- ensure appropriate labelling for energy efficiency ratings on electrical appliances.
To ensure and promote compliance with requirements set out in the relevant legislation, the Office of the Technical Regulator conducts a range of activities.
Keeping gas and electrical workers informed
Workers and contractors in the electricity and gas industries are regularly provided with information on a variety of issues affecting their industries and workplaces.
Current information on safety, technical and general industry issues is available in the Electrical, gas, water and plumbing safety and technical regulation area of this site.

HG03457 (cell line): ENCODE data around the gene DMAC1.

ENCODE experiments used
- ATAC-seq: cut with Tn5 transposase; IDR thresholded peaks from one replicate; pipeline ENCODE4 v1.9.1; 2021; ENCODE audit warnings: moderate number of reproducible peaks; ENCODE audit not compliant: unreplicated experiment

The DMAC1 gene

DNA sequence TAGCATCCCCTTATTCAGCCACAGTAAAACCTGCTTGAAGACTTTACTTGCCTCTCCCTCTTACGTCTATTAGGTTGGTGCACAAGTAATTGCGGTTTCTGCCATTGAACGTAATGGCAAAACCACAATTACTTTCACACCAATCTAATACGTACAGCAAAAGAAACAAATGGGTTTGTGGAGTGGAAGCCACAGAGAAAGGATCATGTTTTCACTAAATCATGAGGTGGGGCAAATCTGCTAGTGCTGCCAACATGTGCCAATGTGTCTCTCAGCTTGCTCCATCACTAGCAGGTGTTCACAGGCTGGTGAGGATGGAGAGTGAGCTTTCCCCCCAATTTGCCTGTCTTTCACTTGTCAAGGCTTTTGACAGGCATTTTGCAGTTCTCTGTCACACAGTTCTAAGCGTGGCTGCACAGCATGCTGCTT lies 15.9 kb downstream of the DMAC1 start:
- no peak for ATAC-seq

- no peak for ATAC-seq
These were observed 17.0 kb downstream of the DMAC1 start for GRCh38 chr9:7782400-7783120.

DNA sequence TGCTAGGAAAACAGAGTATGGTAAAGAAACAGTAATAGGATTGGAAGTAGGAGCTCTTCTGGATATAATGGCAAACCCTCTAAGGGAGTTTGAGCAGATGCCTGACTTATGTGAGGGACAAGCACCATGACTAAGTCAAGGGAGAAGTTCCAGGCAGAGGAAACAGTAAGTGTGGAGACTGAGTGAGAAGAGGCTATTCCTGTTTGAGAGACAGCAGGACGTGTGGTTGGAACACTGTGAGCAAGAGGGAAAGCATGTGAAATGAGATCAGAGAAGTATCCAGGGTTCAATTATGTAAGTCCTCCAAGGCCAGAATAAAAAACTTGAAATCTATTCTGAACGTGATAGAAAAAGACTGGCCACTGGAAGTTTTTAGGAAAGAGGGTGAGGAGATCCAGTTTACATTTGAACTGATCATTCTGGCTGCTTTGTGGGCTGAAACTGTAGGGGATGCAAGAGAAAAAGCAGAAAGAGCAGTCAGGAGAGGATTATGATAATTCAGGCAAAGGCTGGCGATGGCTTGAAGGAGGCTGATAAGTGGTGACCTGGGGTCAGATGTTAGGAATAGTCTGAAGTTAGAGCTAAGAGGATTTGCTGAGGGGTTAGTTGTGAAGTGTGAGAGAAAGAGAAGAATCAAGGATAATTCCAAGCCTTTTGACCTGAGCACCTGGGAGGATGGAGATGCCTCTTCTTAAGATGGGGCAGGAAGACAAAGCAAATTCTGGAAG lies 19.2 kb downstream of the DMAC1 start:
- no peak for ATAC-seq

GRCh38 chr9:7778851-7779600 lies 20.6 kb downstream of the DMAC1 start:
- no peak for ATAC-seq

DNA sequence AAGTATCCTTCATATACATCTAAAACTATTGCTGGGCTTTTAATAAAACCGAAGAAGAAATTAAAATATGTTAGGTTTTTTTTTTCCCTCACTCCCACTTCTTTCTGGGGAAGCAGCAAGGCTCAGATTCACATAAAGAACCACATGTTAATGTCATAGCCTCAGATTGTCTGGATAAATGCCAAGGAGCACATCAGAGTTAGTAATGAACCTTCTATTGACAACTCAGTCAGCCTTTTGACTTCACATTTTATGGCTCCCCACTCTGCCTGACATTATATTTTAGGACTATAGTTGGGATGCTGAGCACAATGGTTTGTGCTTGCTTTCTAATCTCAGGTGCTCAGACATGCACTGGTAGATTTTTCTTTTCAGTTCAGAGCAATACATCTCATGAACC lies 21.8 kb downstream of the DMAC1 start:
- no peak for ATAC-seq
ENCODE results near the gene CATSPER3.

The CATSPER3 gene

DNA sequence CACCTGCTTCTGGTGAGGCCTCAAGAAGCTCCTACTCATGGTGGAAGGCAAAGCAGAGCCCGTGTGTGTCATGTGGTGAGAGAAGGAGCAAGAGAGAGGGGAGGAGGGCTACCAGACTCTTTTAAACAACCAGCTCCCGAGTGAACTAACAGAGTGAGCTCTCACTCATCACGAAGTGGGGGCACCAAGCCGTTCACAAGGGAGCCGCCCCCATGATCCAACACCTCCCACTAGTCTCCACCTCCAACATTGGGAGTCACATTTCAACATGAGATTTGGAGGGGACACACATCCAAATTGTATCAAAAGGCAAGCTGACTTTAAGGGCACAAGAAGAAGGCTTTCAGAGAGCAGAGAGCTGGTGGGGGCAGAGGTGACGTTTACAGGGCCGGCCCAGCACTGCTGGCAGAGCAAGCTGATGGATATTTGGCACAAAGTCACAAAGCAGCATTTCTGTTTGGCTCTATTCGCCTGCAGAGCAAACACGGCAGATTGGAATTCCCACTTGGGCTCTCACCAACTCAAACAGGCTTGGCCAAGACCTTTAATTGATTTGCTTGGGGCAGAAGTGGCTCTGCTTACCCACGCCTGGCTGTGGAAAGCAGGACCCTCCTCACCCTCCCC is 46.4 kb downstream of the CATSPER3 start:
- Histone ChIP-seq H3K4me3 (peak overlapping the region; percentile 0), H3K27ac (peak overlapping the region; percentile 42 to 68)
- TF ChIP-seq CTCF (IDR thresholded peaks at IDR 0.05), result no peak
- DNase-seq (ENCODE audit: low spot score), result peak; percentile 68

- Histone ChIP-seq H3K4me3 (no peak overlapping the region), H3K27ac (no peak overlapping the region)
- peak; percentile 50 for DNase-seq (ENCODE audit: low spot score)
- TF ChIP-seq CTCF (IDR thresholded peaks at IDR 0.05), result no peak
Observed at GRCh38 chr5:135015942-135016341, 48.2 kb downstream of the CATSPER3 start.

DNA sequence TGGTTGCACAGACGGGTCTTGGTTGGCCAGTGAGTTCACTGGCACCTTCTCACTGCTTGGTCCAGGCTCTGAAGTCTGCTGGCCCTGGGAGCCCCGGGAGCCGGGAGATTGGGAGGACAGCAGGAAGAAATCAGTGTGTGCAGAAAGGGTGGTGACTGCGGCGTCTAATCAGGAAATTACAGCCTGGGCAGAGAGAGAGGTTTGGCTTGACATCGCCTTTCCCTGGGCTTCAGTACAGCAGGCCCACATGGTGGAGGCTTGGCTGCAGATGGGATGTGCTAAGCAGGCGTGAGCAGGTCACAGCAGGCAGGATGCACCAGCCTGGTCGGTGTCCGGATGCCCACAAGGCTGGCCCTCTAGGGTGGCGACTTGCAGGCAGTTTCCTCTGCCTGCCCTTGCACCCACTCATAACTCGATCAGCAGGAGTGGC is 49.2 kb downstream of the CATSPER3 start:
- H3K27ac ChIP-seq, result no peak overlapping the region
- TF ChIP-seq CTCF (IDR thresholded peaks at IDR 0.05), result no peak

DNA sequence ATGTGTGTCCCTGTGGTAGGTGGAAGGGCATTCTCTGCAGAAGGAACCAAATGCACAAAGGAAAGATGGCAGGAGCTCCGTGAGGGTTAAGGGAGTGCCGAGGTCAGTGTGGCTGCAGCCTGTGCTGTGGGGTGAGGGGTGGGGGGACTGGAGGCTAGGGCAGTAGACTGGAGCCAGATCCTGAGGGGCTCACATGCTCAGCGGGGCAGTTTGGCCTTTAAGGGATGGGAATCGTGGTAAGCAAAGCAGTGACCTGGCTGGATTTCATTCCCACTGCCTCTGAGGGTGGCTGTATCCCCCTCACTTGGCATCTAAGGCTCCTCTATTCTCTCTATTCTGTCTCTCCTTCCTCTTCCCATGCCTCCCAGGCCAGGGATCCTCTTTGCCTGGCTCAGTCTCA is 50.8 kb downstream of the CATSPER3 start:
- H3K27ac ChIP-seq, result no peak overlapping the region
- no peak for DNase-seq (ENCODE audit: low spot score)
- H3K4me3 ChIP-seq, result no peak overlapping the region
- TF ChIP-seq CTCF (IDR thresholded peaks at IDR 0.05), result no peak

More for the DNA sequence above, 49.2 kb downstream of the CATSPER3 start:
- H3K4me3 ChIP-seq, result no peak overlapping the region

Technical information for electricians and gas fitters, as well as updates on new regulations and standards, is regularly published to ensure that workers and contractors are aware of the latest changes in regulations and standards.
Roadshows, technical sessions and workshops conducted in metropolitan and regional areas of South Australia allow gas, electricity and plumbing workers to engage directly with the OTR and receive up to date information on a range of topics including regulatory changes and technical solutions to common problems in their industry.
As well as regularly publishing safety advice on this site, the Office of the Technical Regulator publishes the Regulation Roundup newsletter and sends it to all licensed electrical and gas workers and contractors, as well as other industry partners, every six months.
Auditing electrical and gas installations, workers and contractors
Electrical and gas installations, workers and contractors are audited regularly to ensure safety and technical requirements are met.